Vehicle Overview from Kelley Blue Book
KBB.com 2010 Dodge Ram 1500 Crew Cab Overview
Even though full-size pickup truck sales have dipped in the recent past, they still represent a substantial part of the automotive market. Fresh from a successful redesign last year, Dodge is hoping its Ram pickup can continue to cut into the sales of the Ford F-150 and Chevrolet Silverado and help return Chrysler to profitability. To accomplish this goal, Dodge has given the Ram a crew-cab body style, a coil-spring rear suspension, a refined interior, unique storage options and more available power with an upgraded HEMI V8. The result is a smooth, quiet pickup that is easily a match for anything in its class.
If you like your trucks big and bold on the outside, but soft and luxurious on the inside, the 2010 Dodge Ram is right for you. The Ram retains its familiar "big-rig" styling, but looks even better thanks to a forward-canted grille and more chrome accents.
If fuel economy is a major concern, you won't like the Dodge Ram – or any other full-size truck, for that matter. For years, Americans have been treating pickups like cars, using them for everyday transportation, but today's higher gas prices have buyers wanting more fuel economy and putting pickups back in the hauling and work-duty categories.
The big news for 2010 is an increase in the Ram's Gross Combined Weight Rating (GCWR) from 14,000 pounds to 15,500 when combined with the 5.7-liter engine and 3.92 rear axle. Fuel-saving advances include a fuel saver warning light on 3.7-liter models and a deceleration fuel cut off mechanism on all engines. New available features include an iPod integration package, an integrated trailer brake controller as well as folding and power operated trailer tow mirrors.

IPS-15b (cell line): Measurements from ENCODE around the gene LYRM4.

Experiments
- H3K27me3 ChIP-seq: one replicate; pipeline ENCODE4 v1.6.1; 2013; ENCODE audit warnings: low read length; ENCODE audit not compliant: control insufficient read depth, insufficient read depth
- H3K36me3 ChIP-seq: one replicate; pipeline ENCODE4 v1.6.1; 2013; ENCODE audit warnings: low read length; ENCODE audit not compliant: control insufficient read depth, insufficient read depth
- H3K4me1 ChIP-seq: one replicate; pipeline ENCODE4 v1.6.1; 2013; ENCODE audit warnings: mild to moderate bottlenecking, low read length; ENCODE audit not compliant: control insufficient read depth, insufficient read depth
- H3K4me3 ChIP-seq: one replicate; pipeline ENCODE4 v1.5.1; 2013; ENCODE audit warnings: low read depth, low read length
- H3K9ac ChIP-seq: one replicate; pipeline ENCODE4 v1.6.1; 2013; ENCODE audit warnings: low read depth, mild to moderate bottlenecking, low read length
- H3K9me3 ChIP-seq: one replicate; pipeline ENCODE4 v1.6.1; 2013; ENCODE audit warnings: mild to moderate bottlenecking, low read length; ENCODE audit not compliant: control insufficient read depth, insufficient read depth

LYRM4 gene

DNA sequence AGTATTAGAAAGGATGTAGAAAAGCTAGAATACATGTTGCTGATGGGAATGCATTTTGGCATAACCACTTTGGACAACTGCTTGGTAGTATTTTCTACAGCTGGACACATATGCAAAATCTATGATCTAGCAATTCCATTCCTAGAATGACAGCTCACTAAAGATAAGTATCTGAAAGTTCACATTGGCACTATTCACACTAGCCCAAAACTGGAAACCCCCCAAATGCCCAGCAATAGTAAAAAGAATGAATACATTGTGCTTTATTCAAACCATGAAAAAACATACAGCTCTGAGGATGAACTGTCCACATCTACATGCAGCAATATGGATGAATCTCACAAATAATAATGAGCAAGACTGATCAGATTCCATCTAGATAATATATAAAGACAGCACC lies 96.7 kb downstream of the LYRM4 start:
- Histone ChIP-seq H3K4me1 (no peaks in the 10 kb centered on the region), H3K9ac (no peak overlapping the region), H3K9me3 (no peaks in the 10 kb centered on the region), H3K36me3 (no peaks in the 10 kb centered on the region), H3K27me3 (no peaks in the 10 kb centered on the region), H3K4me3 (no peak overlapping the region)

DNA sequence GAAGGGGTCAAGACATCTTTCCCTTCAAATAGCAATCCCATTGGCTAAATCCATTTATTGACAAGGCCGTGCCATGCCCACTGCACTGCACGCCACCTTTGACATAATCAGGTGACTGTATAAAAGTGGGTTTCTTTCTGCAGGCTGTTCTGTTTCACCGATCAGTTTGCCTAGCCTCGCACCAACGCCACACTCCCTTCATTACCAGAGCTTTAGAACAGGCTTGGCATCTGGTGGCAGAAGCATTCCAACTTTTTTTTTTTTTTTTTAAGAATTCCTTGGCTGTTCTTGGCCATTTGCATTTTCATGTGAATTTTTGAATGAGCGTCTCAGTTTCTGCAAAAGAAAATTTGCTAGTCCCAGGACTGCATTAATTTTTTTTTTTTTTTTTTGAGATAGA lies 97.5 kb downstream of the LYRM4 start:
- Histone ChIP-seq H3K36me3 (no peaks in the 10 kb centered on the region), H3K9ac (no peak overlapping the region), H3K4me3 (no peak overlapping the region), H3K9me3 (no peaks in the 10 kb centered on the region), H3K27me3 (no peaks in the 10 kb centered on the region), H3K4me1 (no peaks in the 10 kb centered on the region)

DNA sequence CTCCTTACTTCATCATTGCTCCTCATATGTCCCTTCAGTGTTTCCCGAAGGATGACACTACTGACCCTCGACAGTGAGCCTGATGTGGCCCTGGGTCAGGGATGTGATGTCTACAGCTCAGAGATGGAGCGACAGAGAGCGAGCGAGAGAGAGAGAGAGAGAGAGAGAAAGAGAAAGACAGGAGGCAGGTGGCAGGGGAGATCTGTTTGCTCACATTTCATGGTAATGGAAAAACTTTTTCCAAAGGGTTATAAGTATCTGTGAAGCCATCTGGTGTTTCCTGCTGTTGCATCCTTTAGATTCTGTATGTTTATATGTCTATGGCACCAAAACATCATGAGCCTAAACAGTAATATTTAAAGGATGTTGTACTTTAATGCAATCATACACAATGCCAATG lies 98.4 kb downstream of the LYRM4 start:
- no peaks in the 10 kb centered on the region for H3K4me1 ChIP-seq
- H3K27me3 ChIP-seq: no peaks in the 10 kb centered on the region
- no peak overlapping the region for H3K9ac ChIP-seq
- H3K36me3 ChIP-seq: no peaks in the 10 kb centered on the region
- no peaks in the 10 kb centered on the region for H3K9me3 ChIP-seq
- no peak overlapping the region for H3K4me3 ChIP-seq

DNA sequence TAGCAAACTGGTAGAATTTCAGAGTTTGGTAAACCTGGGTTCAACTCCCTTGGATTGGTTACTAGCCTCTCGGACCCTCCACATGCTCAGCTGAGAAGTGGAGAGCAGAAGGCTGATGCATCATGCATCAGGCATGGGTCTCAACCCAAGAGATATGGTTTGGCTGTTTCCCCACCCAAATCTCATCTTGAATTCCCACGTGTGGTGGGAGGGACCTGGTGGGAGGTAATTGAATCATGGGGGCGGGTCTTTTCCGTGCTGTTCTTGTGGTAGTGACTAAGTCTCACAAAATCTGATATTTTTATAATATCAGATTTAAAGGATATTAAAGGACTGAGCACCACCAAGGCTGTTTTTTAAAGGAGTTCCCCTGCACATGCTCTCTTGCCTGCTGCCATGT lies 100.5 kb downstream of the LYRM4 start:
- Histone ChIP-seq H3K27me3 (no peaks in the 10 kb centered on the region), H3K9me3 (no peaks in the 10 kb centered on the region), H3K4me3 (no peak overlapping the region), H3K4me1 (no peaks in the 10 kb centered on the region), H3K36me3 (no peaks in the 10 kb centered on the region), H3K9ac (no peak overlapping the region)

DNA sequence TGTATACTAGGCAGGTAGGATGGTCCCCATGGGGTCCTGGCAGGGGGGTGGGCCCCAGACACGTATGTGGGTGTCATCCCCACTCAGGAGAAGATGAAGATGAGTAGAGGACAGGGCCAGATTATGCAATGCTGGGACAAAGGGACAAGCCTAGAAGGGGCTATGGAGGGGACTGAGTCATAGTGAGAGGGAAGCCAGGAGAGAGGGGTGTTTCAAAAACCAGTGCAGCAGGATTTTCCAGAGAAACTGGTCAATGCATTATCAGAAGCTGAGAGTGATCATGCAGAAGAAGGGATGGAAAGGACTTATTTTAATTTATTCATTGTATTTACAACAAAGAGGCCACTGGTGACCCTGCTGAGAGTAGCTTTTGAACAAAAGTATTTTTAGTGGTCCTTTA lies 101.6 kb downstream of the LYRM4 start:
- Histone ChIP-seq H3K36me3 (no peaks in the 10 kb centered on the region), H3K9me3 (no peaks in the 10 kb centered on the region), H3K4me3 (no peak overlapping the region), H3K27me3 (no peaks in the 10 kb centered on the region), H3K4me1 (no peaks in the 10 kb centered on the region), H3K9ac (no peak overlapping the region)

When it comes to ride comfort, the 2010 Dodge Ram has an advantage over its competitors thanks to its coil-spring rear suspension. Leaf-spring suspensions tend to ride more harshly and can lead to bounding motions over bumps, but the Ram's coil springs calm those motions and smooth out the ride. Otherwise, the Ram drives like the big truck that it is, the steering is reasonably direct and the brakes are easy to modulate and control, but don't expect this big truck to handle, steer or stop like a sports sedan.
The RamBox storage system is offered on the Crew Cab. It includes 3.7 cubic feet of lockable, drainable storage space in each bed rail, as well as a cargo-bed divider that doubles as a bed extender. RamBox also comes with a bed-rail system with sliding, adjustable cleats to tie down and secure various types of loads.
The Uconnect GPS system's 30-gigabyte hard drive holds song and picture files, as well as navigation map information. Songs can be ripped from a CD or downloaded from a thumb drive via a USB port. The hard drive lets you keep your whole music collection in the vehicle without toting a lot of CDs.
While the dash is mostly hard plastic, the armrests and the tops of the doors are nicely padded. Fit and finish is generally good, though a few rough areas could be better. On the road the Ram is quiet for a truck and there is plenty of front-seat room, but a telescoping steering wheel would enhance driver comfort. Rear passengers can be pinched in the Quad Cab, but the Crew Cab has lots of rear-seat room. Laramie models are upscale, with a leather-covered dash, wood trim and plenty of amenities. Available hard-drive radio, heated and cooled seats, heated steering wheel and rear DVD entertainment with SIRIUS Backseat TV can make the Ram cabin a pleasant place to be for long trips.